Long story shot
FOLLOWING a devastating, prolonged period of hard lockdowns due to Covid-19, I got invited last week (Thursday, October 14) to experience the coming to life of Melville by the Gauteng Tourism Authority (GTA), in the backdrop of having the popular 7th Street officially declared one of the coolest streets in the world in a poll by the globally acclaimed Time Out magazine – thanks to Melville’s vibrant local culture, along with the varied dining-worth eateries, rich history and fun-filled entertainment activities.
Unexpected turn of events:
Ironically, while on a nignt out to celebrate this momentous occasion, an unknown, decent looking male appeared from nowhere as we were standing right at the entrance of Sixties bar & restaurant and grabbed the cellphone out of my hand, making a break into a white, fancy getaway car.
I must say things happened really fast, during what was meant to be a quick break for an interview recording with the board chairperson of GTA, Judy Nokwedi, who was unfortunately roughed up a bit in the process, given her proximity with my hand-held phone as she was explaining her excitement about the campaign, and most importantly GTA’s plans to introduce measures to support the local tourism sector, and restore travelers’ confidence.
Apart from my teary self, she too was left traumatised and completely irked by the entire incident and the persistence of such in the area, which has not only gone from being just a petty crime to a more organised hit now – with criminals using getaway cars to flee the scene – but also remains one of the biggest threats to the growth of local tourism.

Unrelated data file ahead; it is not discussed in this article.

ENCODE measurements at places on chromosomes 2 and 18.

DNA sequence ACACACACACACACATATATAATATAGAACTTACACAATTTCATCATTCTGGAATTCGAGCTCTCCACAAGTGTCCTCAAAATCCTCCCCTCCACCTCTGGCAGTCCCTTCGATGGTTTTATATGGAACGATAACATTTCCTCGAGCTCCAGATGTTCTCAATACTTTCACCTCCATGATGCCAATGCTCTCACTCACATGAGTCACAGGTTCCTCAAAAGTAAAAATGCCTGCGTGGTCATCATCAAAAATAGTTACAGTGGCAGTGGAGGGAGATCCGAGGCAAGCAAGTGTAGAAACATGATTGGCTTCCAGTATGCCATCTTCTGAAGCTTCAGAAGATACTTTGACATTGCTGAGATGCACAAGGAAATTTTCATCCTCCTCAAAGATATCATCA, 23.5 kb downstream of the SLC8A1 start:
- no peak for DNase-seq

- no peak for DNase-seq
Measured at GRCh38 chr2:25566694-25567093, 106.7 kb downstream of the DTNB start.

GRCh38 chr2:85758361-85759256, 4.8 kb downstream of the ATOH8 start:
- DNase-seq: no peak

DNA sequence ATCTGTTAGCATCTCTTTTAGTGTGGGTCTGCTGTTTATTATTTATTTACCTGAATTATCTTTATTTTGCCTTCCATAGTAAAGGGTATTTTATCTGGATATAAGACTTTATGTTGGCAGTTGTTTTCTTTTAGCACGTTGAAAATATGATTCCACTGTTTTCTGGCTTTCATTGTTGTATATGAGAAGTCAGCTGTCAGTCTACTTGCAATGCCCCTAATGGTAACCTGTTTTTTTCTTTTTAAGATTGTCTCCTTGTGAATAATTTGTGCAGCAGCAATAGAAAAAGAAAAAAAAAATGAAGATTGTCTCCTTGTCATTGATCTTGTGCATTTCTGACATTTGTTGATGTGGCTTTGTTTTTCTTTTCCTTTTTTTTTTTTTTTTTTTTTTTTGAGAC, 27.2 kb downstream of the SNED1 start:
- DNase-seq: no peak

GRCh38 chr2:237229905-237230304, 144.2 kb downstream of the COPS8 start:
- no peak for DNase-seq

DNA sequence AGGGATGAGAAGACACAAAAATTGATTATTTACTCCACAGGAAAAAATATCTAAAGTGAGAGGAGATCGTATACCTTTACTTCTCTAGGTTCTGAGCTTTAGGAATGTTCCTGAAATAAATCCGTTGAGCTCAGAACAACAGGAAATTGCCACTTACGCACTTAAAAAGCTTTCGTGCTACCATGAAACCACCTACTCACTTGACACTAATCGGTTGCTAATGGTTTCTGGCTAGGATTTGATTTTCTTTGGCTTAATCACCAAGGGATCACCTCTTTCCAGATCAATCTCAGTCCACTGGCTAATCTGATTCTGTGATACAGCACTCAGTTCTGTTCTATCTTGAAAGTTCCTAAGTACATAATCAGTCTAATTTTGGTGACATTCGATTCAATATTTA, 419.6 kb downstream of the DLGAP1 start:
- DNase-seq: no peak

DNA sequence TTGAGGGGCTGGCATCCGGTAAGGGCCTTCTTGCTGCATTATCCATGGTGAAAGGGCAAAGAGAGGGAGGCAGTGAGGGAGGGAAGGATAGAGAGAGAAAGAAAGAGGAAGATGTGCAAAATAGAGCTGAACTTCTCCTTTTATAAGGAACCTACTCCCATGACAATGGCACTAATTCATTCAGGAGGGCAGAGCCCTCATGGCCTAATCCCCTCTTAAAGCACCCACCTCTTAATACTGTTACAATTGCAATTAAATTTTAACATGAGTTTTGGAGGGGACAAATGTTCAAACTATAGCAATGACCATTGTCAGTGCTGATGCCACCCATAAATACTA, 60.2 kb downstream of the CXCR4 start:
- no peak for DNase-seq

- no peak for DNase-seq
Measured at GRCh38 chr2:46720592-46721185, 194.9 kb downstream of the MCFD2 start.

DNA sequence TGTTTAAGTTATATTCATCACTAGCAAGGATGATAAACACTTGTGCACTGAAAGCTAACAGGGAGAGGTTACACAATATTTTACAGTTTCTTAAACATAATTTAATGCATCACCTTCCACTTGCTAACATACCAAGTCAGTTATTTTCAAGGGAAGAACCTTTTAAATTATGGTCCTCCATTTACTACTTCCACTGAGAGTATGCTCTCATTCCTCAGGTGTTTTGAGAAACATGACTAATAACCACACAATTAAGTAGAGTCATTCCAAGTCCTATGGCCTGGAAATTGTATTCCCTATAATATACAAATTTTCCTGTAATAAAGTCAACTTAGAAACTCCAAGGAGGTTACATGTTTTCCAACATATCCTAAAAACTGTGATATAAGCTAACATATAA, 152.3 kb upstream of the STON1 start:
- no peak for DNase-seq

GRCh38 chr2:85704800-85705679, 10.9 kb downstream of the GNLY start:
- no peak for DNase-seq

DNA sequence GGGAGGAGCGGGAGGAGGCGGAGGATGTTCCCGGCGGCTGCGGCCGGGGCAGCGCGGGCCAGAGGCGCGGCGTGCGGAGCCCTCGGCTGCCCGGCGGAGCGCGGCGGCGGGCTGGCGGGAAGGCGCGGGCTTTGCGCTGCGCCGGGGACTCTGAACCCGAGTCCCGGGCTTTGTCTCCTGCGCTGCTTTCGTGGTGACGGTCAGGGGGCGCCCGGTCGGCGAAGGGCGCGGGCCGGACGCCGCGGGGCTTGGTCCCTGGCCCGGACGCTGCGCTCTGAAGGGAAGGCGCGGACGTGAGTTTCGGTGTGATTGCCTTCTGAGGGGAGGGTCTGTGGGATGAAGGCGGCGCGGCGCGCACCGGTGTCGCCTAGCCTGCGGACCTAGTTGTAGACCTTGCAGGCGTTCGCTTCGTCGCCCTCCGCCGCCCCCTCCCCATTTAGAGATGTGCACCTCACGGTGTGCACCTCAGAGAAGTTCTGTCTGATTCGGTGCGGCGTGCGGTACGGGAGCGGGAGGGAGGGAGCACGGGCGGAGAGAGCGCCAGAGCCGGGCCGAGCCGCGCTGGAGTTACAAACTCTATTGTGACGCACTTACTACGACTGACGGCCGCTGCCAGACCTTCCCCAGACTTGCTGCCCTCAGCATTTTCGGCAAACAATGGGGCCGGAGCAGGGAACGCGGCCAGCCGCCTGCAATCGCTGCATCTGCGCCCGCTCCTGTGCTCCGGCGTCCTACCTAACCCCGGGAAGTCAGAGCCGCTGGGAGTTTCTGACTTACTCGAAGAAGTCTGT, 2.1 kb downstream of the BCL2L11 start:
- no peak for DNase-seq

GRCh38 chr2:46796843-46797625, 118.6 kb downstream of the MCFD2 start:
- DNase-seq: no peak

Although Melville has one of the highest trends of crime in Johannesburg – and there’s an overwhelming evidence that not much is being done by the powers that be to stop this, given the continuous absence of police visibility, worse still there’s no police station in the neighborhood (other than Brixton or Parkhurst SAP, where I met someone whose cellphone was snatched earlier in Melville and was there too to report a theft case) – the ongoing level of complacency around how things have gotten bad in this dangerously busy Jozi street, offers little hope that things will get better anytime soon.
Simply being forced to accept that crime is everywhere, “this is nothing … just go to Parkhurst” as I was told by one of the restaurant’s owners, isn’t good enough either to want to encourage anyone looking to visit Melville to ever do so, and risk not only getting violated in this manner, but also put their lives in danger in the process, all in the name of fun or experiencing a foreign culture.
Sadly, this is a hard to swallow truth about life in this undeniably attractive Western Jozi suburb. But if the lure of taking a stroll in the picturesque alleys of such a trendy, bohemian neighborhood makes it hard for you to resist, unlike us, be ‘extra extra’ careful. Be mindful of every single person walking past you, no matter how descent they may look.
If you can, leave all your valuables behind /at home, including your pricey prescription glasses, if you know what I mean … a fellow journo lost hers while out partying hard in one of our fun-filled escapades on the night. You’ve been warned!